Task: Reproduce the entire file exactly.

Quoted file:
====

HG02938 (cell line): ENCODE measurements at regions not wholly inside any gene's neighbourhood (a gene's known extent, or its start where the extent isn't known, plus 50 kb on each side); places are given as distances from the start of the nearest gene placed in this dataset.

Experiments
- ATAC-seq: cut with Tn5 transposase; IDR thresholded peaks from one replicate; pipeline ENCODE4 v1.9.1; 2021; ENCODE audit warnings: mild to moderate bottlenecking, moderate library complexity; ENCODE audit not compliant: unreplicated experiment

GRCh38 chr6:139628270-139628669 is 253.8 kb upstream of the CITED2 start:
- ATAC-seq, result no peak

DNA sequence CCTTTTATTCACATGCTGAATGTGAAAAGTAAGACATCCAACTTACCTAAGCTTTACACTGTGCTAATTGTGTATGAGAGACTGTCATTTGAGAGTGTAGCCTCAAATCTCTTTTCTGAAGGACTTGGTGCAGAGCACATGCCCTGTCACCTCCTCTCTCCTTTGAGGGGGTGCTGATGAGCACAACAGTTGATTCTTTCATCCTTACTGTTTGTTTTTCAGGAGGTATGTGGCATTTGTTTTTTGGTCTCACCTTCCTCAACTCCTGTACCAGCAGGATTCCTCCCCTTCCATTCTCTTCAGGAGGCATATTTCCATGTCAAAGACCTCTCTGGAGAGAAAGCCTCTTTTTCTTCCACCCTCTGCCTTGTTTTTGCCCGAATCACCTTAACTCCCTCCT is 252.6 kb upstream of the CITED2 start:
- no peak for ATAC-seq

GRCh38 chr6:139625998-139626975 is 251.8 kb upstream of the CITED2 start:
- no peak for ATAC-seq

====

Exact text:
HG02938 (cell line): ENCODE measurements at regions not wholly inside any gene's neighbourhood (a gene's known extent, or its start where the extent isn't known, plus 50 kb on each side); places are given as distances from the start of the nearest gene placed in this dataset.

Experiments
- ATAC-seq: cut with Tn5 transposase; IDR thresholded peaks from one replicate; pipeline ENCODE4 v1.9.1; 2021; ENCODE audit warnings: mild to moderate bottlenecking, moderate library complexity; ENCODE audit not compliant: unreplicated experiment

GRCh38 chr6:139628270-139628669 is 253.8 kb upstream of the CITED2 start:
- ATAC-seq, result no peak

DNA sequence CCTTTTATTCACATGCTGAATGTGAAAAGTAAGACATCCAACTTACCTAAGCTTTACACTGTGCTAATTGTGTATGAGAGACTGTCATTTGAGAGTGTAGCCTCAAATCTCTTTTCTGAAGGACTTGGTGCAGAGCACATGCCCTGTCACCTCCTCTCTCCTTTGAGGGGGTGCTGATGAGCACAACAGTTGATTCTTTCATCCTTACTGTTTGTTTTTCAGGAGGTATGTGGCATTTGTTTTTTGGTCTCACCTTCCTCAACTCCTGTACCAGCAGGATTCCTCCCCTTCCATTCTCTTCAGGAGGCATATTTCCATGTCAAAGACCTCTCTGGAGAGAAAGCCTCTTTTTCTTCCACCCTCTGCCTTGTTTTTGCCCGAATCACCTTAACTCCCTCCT is 252.6 kb upstream of the CITED2 start:
- no peak for ATAC-seq

GRCh38 chr6:139625998-139626975 is 251.8 kb upstream of the CITED2 start:
- no peak for ATAC-seq